When they reach the end of their quest to solve the prophecy, the object they find waiting for them, is being guarded by another mythological creature, a harpy type woman, half bird, half woman. The reasons for them being led here and what is at stake escalates quickly. The exciting battle scene is well-written and paced, with plenty at stake for our MC. And…even better, there is a nice twist at the end, another secret that Nicole is forced to bear alone. This very much made me want to read on, and I’m looking forward to reading volume two.

Smoke: Book Review

I got a lovely hardback copy of Smoke by Dan Vyleta  for my birthday 🙂 Something a little different too: YA Fantasy, but set in an alternate Edwardian England. It details a world where sin shows up as soot on skin. I hear you, the old adage: “there’s no smoke, without fire”, except in this world there is. Or more the sins and evils that burn within us are excreted through the pores as smoke and cover everyone and everything in the world with soot.

I found the concept really interesting with lots of links to Christianity and the concept of evil, as well as the consideration of one’s emotions and desires – how much is expressed or hidden of the individual.

Vyleta opens the novel with a quote from Dickens that inspired the story. Rightly so, the language and style feels very Dickensian with the squalid descriptions of London and the constant sense that the characters are going to be consumed by the smoking city. Thomas and Livia, two of the MCs when they come to London, are described thus:

“A cold drizzle is falling, taunting them with the kind of proximity they resorted to during the night, shoulder to shoulder, thigh to thigh. They ignore it and sit yards apart. Even so he is conscious of her Smoke; feels it reach across the gap and tug at his very bones. It is as though he were built to drink her sin. London is a place where people touch. Before, he had not understood the implications of this simple truth.”

I found the story itself a little slow to get off the ground and even when it did it lacked the  momentum of most YA reads these days. That is no bad thing  in my opinion. In a world where everyone’s looking for the next fix, this book makes you sit back and ruminate. It is more about the slowly built tension and unease between and within the characters that draws you. Mostly, I read on for the  interesting concepts behind the story. Don’t expect a fast-paced read, but certainly, a thought provoking one, that lingers like a cloud of billowing smoke.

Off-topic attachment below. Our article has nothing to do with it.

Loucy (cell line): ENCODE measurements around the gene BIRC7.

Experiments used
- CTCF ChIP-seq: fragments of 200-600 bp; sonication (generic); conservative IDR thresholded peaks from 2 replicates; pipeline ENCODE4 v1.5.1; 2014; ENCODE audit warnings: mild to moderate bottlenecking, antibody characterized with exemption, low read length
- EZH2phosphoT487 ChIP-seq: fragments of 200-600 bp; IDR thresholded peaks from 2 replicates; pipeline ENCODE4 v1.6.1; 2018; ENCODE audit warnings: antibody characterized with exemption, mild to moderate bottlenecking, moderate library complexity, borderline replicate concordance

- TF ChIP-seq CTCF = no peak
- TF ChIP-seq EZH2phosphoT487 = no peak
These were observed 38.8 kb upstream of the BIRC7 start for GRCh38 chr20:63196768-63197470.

Image from: http://londonbeep.com/nicknames-of-london-city


Book Review: White is For Witching


Oooooo….a birthday book from one of my lovely sisters and what a treat. Been meaning to try out a Helen Oyeyemi after reading some good reviews and I wasn’t disappointed. Devoured this in two sittings.

Set in a large house in Dover, the two main narrators are twins, Eliot and Miranda Silver, who are in their late teens. The prologue opens with a series of fractured narratives – where we learn the girl, Miranda is missing.

The characters are all painted vividly throughout this book and with each passing page, you want to lap up more. I found myself fascinated by each of the characters, where ordinary details usually passed over were lingered over by Oyeyemi. For instance, the father, Luc, who isn’t a major character in the book is still crystal clear in the reader’s mind. His introduction was:

“He wooed his wife with peach tarts he’d learnt from his pastry father. The peaches fused into the dough, with their skins intact, bittered and sweetened by burnt sugar…His fingers are ruined by too close and careless contact with the heat; the parts that touch each other when the hand is held out straight and flat, the skin there is stretched and speckled and shiny. Lily had never seen such hands. To her they seemed the most wonderful in all the world.”